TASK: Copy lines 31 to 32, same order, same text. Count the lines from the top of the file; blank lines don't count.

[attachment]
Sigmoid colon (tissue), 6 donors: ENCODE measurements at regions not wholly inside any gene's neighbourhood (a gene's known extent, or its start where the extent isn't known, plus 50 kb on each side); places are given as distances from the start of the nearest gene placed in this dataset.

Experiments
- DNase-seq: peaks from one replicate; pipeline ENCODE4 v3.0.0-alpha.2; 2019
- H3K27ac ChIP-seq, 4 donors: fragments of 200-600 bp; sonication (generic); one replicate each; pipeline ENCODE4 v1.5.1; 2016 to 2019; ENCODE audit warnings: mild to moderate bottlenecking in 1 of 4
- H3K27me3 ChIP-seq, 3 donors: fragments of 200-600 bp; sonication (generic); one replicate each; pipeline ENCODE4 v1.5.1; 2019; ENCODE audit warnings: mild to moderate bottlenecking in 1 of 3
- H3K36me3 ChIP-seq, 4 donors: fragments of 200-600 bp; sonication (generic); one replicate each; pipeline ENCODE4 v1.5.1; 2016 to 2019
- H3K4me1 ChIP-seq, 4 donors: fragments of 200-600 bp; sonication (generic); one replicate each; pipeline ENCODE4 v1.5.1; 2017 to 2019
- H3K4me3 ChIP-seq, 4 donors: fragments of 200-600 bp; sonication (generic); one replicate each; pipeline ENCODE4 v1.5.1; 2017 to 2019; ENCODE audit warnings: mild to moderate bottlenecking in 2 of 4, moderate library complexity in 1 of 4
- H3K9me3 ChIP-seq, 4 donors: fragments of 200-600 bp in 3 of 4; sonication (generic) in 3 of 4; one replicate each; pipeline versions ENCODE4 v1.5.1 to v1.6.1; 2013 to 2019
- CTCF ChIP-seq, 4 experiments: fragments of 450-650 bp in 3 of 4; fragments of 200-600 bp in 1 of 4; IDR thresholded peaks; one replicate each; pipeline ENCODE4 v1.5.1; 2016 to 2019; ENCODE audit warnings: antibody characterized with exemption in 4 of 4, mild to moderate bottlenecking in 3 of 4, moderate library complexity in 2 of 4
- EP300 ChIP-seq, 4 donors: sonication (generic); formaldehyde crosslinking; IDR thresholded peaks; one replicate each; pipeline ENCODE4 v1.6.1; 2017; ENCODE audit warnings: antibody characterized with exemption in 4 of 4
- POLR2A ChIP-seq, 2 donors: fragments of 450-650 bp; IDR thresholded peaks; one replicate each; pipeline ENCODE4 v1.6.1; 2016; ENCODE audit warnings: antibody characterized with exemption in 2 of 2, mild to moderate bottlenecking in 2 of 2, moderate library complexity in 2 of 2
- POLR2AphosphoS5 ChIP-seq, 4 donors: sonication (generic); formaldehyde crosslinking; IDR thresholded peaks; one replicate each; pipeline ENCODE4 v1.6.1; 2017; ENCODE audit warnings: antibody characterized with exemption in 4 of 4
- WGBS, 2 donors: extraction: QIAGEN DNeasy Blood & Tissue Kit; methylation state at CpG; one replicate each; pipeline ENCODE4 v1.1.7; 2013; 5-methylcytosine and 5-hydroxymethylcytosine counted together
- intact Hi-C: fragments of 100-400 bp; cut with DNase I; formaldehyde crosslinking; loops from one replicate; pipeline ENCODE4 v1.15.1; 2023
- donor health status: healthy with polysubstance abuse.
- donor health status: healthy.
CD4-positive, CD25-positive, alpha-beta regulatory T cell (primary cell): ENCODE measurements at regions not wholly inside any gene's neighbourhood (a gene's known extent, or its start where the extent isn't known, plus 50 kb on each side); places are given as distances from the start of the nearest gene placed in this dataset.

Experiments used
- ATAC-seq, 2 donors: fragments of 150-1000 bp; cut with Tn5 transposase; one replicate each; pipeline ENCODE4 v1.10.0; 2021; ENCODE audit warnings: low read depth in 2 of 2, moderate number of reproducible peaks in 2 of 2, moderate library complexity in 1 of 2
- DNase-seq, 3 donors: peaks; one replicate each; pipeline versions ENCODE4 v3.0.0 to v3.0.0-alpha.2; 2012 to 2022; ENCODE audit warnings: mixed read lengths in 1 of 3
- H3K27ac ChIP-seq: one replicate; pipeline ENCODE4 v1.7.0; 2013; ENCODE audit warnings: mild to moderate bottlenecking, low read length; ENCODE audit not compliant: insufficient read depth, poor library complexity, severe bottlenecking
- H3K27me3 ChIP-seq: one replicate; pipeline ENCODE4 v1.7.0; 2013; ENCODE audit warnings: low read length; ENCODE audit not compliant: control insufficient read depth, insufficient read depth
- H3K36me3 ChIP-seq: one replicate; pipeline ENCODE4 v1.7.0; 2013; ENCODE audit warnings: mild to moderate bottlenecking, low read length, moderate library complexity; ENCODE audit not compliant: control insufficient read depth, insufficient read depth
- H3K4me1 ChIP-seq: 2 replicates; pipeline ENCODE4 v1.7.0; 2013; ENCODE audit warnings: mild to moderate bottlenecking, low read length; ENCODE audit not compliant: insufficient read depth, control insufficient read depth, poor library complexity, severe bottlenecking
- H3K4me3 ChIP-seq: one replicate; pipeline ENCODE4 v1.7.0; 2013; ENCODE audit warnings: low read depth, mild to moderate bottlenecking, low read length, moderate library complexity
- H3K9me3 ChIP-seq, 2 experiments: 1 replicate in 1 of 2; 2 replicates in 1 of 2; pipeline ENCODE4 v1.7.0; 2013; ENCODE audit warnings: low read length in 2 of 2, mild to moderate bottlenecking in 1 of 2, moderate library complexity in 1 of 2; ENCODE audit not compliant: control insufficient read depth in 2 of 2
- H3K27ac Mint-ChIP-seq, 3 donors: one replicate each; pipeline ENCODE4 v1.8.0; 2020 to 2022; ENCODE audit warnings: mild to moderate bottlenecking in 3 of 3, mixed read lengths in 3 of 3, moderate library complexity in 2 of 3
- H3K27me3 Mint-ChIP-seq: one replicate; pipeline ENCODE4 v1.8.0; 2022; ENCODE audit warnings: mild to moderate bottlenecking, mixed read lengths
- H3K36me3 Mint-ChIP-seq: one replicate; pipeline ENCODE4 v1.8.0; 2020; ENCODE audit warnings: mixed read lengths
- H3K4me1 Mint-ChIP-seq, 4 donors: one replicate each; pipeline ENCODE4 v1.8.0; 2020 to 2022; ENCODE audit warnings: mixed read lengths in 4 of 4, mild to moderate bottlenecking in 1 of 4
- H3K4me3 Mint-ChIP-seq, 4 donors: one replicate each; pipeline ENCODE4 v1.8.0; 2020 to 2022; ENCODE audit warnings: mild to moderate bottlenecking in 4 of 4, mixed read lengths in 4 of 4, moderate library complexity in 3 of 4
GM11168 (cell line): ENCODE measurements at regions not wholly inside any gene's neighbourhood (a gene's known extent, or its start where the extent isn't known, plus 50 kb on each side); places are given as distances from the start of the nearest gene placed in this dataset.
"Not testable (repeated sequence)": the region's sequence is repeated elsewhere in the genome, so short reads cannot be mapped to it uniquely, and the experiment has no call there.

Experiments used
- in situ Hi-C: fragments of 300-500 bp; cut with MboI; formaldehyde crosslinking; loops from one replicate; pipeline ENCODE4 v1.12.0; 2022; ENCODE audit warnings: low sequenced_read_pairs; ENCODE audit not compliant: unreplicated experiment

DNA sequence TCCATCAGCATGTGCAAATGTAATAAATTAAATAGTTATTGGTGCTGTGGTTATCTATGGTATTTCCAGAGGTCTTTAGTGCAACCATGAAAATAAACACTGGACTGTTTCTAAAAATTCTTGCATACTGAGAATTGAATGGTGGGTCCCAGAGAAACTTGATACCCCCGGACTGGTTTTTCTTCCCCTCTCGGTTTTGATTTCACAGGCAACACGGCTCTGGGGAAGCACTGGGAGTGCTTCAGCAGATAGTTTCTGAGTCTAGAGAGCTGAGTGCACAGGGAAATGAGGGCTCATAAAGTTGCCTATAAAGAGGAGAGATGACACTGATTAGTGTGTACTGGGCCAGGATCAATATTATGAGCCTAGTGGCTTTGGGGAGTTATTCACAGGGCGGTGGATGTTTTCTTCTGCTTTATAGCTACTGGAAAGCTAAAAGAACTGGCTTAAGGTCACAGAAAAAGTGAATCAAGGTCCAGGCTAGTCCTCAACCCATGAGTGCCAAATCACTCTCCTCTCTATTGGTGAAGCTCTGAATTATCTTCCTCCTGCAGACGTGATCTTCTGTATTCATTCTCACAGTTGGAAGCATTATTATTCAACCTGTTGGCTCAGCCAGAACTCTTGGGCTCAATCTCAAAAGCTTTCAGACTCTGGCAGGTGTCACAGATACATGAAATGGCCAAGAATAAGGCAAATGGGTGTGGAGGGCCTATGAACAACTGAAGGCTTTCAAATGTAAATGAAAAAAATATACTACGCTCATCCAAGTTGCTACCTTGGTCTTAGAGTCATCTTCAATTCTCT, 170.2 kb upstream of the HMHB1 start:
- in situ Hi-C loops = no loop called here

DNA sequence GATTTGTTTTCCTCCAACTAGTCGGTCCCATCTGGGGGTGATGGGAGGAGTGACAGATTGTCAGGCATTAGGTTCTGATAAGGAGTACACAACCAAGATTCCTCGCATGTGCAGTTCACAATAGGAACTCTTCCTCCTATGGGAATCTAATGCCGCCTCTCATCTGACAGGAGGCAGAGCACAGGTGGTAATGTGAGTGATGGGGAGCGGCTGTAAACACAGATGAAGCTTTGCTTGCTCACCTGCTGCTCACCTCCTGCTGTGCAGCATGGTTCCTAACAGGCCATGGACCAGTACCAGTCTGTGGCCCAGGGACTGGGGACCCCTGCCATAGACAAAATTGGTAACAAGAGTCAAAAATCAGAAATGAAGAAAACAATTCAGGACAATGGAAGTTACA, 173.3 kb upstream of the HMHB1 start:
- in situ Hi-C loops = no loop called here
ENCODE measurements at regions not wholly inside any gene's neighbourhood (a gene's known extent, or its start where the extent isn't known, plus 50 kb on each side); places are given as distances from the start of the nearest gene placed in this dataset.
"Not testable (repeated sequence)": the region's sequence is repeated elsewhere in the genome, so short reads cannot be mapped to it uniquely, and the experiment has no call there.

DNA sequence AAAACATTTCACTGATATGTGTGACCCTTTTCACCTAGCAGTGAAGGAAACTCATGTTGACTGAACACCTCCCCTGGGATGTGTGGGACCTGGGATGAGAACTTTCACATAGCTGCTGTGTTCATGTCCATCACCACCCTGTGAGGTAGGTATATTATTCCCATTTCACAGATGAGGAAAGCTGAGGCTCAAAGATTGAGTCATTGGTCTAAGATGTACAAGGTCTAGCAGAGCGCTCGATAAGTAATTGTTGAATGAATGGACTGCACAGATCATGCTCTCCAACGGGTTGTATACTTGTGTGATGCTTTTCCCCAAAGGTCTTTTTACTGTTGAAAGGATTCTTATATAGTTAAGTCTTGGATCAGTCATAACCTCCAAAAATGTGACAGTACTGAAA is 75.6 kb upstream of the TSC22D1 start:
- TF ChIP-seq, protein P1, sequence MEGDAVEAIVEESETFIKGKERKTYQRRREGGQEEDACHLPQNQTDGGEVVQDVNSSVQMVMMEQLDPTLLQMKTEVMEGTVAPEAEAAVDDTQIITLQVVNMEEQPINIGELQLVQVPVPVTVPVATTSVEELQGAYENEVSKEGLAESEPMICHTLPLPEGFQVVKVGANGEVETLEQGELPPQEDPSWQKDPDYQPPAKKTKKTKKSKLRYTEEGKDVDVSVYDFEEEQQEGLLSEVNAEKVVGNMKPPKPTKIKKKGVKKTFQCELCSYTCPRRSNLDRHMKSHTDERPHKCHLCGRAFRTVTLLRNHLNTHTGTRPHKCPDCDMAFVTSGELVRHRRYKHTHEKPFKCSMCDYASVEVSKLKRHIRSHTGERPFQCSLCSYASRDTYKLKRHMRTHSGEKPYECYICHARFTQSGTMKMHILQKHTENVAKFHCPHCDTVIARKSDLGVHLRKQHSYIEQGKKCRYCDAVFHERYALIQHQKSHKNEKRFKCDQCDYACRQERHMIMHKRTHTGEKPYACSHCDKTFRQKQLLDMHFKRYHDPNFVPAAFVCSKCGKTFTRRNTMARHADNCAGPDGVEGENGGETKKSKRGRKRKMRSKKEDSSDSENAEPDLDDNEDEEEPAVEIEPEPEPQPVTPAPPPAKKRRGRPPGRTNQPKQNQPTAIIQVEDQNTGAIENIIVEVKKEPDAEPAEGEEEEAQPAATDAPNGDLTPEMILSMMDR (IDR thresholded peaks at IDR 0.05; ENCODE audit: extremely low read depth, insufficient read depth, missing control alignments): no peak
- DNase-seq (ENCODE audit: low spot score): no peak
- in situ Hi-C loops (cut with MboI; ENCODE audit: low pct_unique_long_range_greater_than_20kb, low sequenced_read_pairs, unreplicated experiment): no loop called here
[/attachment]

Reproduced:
- H3K4me1 Mint-ChIP-seq, 4 donors: one replicate each; pipeline ENCODE4 v1.8.0; 2020 to 2022; ENCODE audit warnings: mixed read lengths in 4 of 4, mild to moderate bottlenecking in 1 of 4
- H3K4me3 Mint-ChIP-seq, 4 donors: one replicate each; pipeline ENCODE4 v1.8.0; 2020 to 2022; ENCODE audit warnings: mild to moderate bottlenecking in 4 of 4, mixed read lengths in 4 of 4, moderate library complexity in 3 of 4